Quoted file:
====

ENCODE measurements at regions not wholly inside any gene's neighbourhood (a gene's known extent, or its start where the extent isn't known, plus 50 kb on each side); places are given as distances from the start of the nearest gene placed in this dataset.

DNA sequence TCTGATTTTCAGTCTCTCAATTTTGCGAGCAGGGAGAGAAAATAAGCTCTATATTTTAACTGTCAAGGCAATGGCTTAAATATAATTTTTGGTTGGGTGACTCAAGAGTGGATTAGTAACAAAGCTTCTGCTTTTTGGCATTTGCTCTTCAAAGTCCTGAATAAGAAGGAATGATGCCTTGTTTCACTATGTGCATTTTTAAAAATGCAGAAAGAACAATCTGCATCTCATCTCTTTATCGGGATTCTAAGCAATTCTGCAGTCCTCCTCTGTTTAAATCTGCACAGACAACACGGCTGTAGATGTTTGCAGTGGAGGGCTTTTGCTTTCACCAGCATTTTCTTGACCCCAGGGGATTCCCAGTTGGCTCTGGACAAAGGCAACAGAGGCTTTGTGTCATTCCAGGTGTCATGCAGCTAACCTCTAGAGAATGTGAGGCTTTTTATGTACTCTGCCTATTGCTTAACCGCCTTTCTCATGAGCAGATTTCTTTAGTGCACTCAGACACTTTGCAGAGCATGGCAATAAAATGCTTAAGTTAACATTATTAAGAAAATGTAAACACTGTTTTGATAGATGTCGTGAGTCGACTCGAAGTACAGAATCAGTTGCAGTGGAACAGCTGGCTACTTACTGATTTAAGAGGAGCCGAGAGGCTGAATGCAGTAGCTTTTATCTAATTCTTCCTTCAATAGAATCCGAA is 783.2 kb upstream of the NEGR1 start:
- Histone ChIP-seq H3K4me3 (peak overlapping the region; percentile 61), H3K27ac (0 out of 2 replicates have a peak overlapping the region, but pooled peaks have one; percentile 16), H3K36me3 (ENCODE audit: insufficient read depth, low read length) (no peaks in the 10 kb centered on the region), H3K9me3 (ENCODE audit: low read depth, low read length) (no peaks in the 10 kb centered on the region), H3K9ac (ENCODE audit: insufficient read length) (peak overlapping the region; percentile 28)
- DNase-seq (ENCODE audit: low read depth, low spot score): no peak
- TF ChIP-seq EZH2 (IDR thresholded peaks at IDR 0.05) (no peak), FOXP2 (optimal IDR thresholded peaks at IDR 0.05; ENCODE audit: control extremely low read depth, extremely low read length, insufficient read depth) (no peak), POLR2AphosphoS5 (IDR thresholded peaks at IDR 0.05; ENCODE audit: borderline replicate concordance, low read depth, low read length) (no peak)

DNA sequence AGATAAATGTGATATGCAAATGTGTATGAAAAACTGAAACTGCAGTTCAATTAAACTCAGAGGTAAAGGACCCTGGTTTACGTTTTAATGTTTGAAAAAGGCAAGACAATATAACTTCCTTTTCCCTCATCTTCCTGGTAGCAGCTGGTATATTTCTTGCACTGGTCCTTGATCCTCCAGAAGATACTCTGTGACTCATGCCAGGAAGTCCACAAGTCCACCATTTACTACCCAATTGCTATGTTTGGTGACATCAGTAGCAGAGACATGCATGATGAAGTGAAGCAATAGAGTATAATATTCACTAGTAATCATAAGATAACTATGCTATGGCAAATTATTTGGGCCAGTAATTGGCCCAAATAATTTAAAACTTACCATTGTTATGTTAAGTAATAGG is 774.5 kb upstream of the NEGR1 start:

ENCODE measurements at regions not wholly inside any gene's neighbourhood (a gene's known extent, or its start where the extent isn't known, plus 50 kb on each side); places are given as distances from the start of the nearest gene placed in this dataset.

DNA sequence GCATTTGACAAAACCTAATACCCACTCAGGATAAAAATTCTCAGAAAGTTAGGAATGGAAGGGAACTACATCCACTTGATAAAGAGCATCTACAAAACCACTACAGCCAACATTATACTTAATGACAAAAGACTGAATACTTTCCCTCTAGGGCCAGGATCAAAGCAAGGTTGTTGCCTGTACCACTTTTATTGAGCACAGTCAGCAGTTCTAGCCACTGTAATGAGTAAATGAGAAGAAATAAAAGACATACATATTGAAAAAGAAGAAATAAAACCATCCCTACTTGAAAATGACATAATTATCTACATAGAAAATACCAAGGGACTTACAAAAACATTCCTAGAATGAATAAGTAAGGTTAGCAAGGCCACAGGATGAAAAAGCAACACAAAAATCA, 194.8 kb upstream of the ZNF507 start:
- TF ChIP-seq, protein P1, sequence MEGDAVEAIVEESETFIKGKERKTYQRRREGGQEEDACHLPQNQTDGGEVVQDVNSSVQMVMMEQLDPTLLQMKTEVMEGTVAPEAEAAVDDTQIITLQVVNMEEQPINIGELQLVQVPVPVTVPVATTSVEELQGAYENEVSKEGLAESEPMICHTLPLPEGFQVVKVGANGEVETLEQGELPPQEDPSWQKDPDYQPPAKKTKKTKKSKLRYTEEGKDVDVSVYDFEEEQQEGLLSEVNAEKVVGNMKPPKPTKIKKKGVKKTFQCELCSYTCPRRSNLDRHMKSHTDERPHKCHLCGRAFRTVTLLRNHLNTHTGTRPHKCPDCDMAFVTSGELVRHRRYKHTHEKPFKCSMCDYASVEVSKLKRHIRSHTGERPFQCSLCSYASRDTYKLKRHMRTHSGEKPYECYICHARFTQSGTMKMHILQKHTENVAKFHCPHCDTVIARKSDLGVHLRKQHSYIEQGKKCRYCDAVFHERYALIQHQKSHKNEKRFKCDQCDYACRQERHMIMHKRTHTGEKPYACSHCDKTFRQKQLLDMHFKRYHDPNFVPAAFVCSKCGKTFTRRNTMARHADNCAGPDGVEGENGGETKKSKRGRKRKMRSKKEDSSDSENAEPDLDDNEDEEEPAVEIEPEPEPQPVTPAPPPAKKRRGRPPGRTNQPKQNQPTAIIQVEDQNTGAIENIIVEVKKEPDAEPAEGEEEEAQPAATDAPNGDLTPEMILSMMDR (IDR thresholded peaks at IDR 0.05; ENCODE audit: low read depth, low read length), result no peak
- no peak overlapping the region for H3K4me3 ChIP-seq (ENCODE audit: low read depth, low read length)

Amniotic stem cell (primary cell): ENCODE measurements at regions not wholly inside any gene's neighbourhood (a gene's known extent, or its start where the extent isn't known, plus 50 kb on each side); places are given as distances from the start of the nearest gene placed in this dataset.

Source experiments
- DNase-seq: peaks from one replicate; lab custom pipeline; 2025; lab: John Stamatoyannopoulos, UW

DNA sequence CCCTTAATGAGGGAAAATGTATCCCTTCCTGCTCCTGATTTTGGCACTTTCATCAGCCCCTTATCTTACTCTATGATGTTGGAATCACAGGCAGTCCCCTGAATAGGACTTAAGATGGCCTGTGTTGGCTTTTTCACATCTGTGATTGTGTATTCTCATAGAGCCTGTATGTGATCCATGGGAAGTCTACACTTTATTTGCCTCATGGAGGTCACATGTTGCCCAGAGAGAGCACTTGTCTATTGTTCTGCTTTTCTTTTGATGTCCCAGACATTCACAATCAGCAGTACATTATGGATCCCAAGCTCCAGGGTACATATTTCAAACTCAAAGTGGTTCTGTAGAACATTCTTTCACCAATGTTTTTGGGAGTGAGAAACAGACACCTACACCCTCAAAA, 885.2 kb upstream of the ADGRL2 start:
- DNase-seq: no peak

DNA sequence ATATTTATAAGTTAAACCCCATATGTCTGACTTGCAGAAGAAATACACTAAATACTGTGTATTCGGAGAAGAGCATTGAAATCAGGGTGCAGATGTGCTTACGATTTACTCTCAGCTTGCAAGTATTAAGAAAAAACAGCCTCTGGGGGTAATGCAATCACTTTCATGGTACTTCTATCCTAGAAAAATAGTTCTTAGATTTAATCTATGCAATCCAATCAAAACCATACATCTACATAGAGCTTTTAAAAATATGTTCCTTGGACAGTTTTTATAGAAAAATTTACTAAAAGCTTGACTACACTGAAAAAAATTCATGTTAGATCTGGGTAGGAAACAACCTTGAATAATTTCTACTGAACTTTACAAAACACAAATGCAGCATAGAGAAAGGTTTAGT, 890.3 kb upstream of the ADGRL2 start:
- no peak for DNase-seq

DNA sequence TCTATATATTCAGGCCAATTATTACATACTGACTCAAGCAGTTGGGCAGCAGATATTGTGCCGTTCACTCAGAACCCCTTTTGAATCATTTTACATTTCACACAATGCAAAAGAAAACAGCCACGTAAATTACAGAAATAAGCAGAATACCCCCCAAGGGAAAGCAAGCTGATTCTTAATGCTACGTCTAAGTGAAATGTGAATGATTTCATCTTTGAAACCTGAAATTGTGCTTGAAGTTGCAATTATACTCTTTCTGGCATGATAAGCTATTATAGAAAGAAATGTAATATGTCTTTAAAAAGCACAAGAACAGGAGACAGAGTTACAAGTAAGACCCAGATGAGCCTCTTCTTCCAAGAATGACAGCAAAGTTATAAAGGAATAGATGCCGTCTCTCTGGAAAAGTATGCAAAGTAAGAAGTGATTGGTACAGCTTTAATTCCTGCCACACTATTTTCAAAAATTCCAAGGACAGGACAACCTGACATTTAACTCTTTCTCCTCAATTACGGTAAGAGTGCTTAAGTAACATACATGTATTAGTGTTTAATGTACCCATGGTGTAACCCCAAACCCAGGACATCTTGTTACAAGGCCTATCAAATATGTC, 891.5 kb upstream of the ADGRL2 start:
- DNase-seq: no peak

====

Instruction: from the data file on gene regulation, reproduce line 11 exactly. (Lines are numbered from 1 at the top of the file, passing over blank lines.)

Amniotic stem cell (primary cell): ENCODE measurements at regions not wholly inside any gene's neighbourhood (a gene's known extent, or its start where the extent isn't known, plus 50 kb on each side); places are given as distances from the start of the nearest gene placed in this dataset.